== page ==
The three days we spent together gelling off-campus, with delicious food and plenty of time to be present and fully invested, were memorable and groundbreaking for my team. We developed a list of community standards and expectations for ourselves as a team, we each wrote our own “user manual” and shared the best ways to work with us individually, and we explored Bruce Tuckman’s stages of group development. As is often the case, it helped to just name where we were. We were forming, and get ready, because next would come the storming, and hopefully soon would follow the norming and then performing.
In The Advantage, Lencioni highlights how healthy conflict and difficult conversations is essential to get to a place of buy-in and group decision-making. We reviewed the newly adopted school mission, vision and values and had some hefty and healthy conflict debates around what some of those things look like in our school. We were able to go through this process with the shared language from Lencioni and understanding that we were all working towards building trust and a healthy organization.
On day two, we went through an exercise called GPS: goals, priorities and strategies. The GPS helps your organization “find its way.” The first step is coming up with one shared goal. No book can tell you what your school’s goals should be, nor will you achieve your goals if they are dictated and not approached collaboratively. You then decide upon three priorities to focus on that will help you achieve your goal. Finally, you come up with strategies to help support each of your three priorities.
At first, we considered the idea of a “twelve-week year,” where you set a new goal every twelve weeks, take a week break, and then set a new goal for the next twelve weeks. However, we agreed as a senior leadership team that that was too intense, and we set our goal to go through the first semester.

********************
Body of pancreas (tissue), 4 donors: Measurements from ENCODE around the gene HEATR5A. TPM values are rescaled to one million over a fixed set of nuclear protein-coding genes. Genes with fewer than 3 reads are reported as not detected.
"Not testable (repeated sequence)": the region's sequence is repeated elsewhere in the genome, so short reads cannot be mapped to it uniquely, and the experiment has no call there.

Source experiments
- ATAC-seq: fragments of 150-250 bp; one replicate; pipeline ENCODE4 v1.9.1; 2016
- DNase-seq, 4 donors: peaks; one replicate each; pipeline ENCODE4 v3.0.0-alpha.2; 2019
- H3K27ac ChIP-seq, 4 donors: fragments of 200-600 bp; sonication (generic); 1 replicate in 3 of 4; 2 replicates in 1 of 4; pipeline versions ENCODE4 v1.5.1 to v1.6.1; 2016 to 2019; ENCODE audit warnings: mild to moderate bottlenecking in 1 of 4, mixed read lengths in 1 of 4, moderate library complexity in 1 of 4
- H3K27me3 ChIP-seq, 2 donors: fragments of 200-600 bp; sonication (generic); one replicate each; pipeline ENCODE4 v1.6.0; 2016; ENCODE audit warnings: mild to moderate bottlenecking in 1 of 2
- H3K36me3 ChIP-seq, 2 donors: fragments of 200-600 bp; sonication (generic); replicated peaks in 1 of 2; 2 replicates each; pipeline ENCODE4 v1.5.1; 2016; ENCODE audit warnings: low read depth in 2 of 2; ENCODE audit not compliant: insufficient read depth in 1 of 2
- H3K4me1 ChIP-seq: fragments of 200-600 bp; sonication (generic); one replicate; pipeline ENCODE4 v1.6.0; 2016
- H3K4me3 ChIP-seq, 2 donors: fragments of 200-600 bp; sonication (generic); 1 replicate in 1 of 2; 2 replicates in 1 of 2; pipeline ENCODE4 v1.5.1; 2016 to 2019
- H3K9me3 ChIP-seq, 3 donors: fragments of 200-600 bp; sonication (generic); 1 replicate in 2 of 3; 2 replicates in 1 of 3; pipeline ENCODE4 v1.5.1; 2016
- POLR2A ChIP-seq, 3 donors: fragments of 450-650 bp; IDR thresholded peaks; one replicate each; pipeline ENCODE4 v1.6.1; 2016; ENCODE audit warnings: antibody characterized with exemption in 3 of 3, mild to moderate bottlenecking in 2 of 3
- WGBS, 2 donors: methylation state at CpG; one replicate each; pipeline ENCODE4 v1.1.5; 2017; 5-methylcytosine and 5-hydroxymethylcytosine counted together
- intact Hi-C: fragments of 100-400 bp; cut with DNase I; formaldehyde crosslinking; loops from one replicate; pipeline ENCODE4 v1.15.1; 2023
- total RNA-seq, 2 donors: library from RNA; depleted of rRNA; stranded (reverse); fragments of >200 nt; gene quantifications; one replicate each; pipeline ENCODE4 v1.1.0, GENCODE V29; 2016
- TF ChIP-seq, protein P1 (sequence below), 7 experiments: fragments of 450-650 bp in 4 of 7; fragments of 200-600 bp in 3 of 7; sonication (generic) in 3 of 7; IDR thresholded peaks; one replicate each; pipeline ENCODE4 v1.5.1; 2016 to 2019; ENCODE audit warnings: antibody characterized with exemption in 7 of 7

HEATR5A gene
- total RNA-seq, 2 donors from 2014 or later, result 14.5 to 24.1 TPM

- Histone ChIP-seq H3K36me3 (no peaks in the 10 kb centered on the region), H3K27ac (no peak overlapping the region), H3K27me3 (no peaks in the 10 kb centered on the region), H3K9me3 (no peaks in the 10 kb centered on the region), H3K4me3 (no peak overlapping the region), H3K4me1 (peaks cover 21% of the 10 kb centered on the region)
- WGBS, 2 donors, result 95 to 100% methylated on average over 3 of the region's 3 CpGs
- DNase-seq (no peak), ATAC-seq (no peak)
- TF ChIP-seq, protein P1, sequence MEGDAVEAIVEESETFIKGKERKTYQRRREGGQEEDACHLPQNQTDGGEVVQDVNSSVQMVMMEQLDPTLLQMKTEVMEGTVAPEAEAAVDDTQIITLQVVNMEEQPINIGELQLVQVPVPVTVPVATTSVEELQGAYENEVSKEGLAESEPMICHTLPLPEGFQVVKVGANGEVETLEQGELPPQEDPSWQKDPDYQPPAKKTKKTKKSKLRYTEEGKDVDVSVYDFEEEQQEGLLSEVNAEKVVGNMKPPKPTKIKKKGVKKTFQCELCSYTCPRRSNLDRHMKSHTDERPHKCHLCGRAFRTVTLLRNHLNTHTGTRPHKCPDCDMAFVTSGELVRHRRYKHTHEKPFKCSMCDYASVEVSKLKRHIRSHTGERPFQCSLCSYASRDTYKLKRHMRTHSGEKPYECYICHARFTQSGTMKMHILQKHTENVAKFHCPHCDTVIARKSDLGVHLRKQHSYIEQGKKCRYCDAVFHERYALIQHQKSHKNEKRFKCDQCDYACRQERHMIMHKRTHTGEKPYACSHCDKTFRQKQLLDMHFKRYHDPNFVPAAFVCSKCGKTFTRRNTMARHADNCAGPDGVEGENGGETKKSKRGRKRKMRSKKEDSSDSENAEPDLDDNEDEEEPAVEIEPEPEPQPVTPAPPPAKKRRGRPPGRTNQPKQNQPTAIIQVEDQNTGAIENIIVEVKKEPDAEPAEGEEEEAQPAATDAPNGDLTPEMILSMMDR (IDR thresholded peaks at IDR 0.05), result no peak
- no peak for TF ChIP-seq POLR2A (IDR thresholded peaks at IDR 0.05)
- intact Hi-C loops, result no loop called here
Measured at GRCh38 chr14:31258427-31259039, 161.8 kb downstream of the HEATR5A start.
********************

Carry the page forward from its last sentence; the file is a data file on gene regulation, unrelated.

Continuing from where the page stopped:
Norming and Performing
In our weekly SLT meetings, we are reviewing our goal, developing real metrics to assess our progress in accomplishing our priorities and goal, and continue storming and debating. Following Lencioni’s advice, we are heavily focused on communicating, and communicating some more, and then over-communicating what we have already communicated.
We are in the process of taking the Enneagram assessment so that we can use it as a tool to help us better understand each other’s personalities, strengths and weaknesses, and will have a visiting head of school help us through the process.
Our next big feat is bringing all our faculty and staff around to understand the work we are doing as an SLT and get them to all work toward our shared goal. We are already experiencing an uptick in morale as our communication has improved and our collaborative efforts have been appreciated.
Our new SLT are all on board to prioritize the health of our school in a very conscious effort, through each of our departmental lenses, together. We enjoy coming to work, we enjoy our weekly SLT meetings, we can have healthy conflict, and most of all we are visibly working as a team to lead our community of faculty/staff, parents and students.